Originally published on July 11, 2016
In Quantitative Value, Wesley Gray and Tobias Carlisle make a compelling case for a purely quantitative approach to value investing. As the title appropriately conveys, the book equally emphasizes the benefits of applying a value investing approach, along with the advantages of using quantitative analysis to select investments.
Sound, Fundamental Analysis
The authors expand on the foundational work of Benjamin Graham by showing readers how to perform sound, fundamental analysis without allowing human emotions to dictate bad decisions. Additionally, they combine the techniques of Ed Thorpe and Warren Buffett to select high quality value stocks using a quantitative method.
The book sophistically explains how to sift through a universe of stocks to identify financially strong investments with large margins of safety selling at tremendous prices.
Quantitative Value Formula
Like Joel Greenblatt's Magic Formula in The Little Book that Beats the Market, Gray and Carlisle promote one specific equation which will "buy the cheapest, highest quality value stocks." They call the formula Quantitative Value (QV).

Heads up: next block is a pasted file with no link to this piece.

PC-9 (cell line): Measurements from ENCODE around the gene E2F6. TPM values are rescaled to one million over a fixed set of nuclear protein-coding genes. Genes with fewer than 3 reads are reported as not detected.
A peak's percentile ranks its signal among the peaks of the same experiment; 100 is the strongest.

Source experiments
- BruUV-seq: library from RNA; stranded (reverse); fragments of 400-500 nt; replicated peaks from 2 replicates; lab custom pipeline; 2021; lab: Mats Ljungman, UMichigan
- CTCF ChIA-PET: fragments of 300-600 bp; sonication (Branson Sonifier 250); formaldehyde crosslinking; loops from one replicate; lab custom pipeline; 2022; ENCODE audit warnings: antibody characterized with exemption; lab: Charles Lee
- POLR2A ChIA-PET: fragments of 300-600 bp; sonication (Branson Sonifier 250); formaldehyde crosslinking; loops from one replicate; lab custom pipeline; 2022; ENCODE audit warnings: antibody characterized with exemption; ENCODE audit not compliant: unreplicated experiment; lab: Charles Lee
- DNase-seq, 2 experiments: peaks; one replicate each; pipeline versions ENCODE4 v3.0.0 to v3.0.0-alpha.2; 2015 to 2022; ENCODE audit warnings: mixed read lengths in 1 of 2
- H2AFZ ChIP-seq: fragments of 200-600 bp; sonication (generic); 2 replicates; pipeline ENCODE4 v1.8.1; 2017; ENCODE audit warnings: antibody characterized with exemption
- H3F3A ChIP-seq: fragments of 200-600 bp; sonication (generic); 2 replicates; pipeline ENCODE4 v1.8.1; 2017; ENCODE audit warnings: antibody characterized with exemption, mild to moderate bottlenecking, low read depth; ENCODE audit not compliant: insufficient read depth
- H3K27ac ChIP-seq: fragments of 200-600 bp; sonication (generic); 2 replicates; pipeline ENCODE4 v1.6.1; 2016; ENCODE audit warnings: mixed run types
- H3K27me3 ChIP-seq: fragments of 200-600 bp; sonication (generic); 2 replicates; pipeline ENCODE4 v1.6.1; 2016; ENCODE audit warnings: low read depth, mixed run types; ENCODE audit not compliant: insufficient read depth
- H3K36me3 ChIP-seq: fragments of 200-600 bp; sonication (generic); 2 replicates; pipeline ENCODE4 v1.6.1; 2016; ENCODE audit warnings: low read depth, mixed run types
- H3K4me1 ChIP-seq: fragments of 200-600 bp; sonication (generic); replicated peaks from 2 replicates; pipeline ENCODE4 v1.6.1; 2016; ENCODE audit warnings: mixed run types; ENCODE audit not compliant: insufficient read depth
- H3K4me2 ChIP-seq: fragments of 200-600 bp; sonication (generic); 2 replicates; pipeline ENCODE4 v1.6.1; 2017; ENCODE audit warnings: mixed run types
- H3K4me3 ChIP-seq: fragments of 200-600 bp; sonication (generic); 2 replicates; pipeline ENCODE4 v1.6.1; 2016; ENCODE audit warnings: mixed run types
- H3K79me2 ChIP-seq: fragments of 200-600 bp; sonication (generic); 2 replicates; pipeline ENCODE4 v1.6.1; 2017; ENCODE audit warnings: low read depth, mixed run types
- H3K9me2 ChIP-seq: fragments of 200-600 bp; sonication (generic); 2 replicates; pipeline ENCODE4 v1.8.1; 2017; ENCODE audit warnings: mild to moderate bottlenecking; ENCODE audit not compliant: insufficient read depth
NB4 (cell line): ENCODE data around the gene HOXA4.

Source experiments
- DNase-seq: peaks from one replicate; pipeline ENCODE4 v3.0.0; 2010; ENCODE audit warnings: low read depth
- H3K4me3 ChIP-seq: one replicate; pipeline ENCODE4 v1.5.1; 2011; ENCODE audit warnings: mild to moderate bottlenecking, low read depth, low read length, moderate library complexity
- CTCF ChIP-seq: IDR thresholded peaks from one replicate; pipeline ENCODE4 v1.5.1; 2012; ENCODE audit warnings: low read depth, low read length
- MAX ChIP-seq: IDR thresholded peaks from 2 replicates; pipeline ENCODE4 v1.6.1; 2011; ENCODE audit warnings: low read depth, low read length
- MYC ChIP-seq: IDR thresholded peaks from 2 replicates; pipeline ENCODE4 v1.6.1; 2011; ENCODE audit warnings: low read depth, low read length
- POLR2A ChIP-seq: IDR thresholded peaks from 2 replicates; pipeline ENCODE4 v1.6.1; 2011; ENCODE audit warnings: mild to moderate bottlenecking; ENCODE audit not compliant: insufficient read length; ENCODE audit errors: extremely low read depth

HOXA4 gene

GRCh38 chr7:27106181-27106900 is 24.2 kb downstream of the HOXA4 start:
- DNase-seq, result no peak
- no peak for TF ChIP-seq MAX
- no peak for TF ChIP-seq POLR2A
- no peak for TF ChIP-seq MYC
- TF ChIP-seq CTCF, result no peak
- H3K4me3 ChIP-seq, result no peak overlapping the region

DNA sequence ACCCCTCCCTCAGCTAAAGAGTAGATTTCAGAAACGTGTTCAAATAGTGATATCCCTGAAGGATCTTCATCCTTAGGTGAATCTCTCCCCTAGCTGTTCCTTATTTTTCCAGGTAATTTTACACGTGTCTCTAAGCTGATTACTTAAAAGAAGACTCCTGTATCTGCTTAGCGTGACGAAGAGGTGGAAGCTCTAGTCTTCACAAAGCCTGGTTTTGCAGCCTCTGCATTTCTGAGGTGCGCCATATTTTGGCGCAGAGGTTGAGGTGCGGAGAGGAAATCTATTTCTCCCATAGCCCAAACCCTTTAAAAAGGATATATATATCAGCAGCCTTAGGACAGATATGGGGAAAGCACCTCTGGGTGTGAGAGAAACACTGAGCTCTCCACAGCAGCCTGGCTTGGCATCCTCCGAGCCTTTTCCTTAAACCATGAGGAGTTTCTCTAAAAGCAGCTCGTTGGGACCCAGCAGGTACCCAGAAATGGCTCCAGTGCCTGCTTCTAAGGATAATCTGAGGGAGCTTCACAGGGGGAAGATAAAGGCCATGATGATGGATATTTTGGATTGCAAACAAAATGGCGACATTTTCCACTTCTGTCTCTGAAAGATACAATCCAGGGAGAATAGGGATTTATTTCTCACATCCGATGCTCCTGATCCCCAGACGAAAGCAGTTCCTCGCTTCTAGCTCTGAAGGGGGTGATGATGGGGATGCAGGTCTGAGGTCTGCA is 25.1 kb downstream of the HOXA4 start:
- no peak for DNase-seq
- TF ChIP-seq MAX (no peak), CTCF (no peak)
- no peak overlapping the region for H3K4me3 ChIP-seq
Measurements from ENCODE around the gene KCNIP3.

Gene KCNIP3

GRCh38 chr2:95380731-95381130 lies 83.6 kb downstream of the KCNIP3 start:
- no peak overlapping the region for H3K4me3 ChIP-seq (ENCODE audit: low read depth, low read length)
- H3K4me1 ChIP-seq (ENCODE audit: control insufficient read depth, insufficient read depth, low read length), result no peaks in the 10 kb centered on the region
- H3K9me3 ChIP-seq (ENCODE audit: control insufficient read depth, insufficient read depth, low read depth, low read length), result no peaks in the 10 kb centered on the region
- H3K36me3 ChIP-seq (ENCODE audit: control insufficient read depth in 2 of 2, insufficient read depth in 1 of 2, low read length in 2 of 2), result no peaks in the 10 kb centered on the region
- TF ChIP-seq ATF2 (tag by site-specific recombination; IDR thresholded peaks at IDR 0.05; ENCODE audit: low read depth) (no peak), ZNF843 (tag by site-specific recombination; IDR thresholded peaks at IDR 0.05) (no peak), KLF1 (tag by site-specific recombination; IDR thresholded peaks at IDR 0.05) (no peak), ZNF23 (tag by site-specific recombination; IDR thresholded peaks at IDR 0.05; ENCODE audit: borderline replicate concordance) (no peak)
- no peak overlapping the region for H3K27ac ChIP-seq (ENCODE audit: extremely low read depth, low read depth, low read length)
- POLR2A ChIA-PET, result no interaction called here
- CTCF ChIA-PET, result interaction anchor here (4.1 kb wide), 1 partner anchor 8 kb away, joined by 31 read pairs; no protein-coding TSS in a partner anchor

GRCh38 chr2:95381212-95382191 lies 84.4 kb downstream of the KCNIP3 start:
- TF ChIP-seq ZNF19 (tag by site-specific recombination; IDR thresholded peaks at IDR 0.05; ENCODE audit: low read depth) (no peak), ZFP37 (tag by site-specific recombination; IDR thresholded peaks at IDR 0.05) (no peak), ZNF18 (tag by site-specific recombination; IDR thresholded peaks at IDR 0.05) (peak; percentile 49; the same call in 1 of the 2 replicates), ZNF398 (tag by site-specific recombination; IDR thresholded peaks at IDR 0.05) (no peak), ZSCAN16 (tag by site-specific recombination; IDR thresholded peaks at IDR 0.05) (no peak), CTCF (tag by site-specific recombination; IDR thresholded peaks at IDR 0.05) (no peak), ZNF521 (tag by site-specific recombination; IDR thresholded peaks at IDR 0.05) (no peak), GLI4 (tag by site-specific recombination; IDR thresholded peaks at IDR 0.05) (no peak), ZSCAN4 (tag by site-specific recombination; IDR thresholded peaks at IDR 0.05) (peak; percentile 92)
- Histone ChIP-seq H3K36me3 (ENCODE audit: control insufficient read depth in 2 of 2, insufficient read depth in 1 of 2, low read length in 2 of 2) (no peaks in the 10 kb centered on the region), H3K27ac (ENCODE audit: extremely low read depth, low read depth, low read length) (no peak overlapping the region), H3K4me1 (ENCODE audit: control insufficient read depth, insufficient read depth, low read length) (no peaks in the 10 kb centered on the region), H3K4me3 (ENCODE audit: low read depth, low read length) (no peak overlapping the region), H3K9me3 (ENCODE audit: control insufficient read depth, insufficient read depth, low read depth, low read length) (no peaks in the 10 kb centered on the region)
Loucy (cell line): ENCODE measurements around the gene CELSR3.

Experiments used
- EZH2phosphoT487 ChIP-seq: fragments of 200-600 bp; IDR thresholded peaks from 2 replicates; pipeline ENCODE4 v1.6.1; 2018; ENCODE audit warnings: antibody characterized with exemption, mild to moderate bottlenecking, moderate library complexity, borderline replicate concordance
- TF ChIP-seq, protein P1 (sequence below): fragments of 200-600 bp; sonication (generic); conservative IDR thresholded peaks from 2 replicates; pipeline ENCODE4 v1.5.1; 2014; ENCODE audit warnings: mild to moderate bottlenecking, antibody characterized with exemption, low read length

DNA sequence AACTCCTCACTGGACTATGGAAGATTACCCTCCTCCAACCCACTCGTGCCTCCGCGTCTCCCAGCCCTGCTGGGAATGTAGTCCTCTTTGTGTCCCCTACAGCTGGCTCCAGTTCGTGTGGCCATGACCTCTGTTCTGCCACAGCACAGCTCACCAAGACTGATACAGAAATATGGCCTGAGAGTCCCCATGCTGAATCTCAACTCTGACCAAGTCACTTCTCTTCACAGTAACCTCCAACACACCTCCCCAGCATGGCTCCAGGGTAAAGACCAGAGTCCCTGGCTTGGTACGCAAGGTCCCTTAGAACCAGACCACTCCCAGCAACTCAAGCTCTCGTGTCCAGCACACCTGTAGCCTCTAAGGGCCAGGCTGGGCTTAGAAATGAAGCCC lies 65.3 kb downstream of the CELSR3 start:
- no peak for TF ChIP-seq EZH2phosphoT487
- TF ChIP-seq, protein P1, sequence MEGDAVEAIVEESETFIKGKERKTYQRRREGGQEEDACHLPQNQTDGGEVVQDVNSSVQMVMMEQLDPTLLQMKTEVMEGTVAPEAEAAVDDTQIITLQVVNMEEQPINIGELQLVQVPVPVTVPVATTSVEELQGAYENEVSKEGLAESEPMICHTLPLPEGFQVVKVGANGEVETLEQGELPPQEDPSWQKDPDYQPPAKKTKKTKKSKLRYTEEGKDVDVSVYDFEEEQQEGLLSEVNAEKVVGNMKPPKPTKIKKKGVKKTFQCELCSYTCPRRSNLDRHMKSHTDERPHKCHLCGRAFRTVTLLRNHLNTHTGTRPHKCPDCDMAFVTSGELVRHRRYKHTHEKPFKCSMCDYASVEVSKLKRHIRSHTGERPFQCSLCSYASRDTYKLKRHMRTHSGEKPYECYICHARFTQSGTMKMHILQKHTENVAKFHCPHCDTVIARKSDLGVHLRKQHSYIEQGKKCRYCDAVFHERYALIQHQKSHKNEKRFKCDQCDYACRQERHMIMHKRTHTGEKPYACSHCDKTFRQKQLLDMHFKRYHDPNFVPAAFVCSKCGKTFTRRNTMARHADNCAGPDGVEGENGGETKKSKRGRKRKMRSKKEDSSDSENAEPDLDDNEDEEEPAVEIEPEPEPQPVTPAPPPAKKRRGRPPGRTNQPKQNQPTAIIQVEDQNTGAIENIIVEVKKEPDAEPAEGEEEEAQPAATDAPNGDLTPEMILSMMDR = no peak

QV differs from the Magic Formula in that it doesn't pay more for quality. Instead, Gray and Carlisle show the importance of finding cheap stocks first and filtering for quality second. The secondary filters include:
- Avoiding earnings manipulators
- Identifying financial distress
- Long-term profitability metrics
- Financial strength
- Smart money signals
Benefits of QV
The individual concepts of QV all make intuitive sense and are simple in theory. Although the formula as a whole is complex and nearly impossible for individual investors to duplicate, there are strong benefits to understanding its key components. Each QV criteria demonstrates a way any value investing strategy can be improved.
Even if the QV formula isn't followed to the "T", investors will take away profound insights on how to improve their investment approach. Quantitative Value is a book that belongs on every individual investor's shelf. It doesn't matter if it's the first investing book an aspiring investor reads, or the last book read by a retiring investment professional.